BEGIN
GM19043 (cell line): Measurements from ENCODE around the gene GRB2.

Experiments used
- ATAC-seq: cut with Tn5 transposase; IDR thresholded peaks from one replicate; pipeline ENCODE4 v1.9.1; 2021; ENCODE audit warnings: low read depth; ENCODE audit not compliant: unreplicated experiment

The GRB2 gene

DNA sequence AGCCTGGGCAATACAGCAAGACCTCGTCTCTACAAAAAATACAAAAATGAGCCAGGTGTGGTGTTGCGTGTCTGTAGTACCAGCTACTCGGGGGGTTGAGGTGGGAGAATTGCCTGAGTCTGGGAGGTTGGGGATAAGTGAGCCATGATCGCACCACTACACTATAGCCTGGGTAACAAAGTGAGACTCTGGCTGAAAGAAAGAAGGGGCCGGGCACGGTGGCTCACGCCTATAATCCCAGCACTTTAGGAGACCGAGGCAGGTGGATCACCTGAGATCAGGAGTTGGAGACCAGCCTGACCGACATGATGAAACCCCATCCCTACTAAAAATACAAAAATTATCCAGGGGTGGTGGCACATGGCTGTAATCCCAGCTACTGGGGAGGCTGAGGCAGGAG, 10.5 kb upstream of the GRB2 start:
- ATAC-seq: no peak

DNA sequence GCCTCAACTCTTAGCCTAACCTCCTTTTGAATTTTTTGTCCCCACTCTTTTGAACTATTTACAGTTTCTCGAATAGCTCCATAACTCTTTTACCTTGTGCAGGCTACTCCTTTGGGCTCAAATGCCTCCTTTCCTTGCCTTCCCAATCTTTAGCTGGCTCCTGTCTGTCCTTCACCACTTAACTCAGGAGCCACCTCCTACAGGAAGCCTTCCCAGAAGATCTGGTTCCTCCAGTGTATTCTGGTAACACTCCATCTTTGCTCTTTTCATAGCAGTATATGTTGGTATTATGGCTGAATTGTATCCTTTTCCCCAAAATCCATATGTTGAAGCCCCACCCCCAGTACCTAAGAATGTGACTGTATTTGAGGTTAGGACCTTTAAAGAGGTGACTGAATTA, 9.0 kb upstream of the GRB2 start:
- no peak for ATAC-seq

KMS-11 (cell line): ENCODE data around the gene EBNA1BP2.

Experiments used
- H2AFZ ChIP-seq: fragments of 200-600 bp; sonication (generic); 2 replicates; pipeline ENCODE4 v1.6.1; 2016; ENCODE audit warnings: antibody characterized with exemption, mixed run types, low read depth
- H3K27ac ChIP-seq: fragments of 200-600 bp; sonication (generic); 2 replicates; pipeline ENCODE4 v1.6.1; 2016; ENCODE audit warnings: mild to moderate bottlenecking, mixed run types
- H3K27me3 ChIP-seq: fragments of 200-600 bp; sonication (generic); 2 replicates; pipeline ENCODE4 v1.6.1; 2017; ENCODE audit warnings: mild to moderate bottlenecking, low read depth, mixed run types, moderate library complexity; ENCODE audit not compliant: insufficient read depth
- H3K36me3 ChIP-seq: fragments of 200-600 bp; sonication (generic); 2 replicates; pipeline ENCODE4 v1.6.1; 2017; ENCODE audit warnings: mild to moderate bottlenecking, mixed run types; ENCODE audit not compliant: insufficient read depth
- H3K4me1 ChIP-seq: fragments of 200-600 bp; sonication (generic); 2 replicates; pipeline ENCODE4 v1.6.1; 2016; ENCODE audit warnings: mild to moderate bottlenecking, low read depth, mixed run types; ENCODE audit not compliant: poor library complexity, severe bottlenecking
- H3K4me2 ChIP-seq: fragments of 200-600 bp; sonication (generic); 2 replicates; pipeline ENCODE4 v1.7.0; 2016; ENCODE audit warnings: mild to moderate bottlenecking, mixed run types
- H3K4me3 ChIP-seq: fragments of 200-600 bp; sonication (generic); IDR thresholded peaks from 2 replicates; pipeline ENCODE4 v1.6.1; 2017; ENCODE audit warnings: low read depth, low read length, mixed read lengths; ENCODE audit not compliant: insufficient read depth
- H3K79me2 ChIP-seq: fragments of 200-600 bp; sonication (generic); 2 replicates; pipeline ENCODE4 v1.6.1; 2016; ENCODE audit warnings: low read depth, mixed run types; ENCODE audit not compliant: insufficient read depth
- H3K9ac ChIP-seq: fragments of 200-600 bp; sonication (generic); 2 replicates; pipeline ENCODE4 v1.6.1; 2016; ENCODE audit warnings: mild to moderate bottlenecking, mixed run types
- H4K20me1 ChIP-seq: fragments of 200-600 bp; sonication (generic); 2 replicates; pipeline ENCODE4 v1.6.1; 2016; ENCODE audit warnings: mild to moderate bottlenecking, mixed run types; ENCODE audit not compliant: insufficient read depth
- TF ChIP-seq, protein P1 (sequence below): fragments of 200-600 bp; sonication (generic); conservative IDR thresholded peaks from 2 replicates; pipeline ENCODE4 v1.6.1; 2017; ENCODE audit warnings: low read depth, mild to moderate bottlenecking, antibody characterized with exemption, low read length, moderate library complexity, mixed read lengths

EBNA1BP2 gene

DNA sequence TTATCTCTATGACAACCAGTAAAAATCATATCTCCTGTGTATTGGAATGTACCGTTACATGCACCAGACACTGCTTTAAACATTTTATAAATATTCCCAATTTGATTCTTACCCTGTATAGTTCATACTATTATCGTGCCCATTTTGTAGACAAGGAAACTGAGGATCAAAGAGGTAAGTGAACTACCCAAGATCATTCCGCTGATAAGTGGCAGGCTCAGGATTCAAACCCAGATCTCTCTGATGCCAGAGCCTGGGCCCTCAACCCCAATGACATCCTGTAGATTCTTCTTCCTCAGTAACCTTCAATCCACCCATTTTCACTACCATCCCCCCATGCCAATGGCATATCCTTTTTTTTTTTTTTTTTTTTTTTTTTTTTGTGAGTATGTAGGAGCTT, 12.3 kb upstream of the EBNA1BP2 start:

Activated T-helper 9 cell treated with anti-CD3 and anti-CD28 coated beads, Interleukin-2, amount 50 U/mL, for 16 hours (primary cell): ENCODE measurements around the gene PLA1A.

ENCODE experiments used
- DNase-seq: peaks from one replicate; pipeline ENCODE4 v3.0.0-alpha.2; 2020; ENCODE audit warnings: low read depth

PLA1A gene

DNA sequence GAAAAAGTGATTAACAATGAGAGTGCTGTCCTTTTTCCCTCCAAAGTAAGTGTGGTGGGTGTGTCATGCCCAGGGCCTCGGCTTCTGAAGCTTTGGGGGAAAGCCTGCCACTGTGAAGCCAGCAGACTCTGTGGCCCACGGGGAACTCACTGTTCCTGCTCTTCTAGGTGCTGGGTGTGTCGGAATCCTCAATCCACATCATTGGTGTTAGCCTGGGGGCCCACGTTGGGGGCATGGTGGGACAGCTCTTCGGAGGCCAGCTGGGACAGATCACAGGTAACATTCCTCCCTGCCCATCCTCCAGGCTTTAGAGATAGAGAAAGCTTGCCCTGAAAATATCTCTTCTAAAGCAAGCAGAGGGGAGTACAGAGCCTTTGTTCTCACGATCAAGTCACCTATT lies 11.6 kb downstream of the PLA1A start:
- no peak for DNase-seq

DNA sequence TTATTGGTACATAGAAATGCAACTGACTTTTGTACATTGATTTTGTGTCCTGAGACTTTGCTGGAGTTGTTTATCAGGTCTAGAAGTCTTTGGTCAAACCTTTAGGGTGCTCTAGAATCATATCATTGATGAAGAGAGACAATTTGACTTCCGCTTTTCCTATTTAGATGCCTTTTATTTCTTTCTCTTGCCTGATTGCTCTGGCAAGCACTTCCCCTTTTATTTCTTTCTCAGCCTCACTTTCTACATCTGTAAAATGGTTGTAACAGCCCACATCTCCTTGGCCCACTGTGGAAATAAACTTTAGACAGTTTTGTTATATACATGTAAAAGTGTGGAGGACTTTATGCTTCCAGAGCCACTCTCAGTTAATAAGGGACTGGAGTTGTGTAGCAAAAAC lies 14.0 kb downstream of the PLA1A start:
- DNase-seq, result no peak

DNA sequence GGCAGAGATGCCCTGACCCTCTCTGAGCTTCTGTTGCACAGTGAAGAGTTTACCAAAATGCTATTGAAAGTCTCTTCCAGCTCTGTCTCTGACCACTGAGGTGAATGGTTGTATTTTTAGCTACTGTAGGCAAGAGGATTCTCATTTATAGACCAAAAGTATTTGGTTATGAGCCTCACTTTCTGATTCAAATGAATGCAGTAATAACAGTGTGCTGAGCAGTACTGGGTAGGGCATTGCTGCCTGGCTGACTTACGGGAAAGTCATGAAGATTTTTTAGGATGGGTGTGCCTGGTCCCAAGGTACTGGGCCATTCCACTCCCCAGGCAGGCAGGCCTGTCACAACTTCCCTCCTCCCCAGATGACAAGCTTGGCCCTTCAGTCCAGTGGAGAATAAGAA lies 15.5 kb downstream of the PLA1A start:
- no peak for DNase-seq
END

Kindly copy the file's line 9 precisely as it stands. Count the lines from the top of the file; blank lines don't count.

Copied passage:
KMS-11 (cell line): ENCODE data around the gene EBNA1BP2.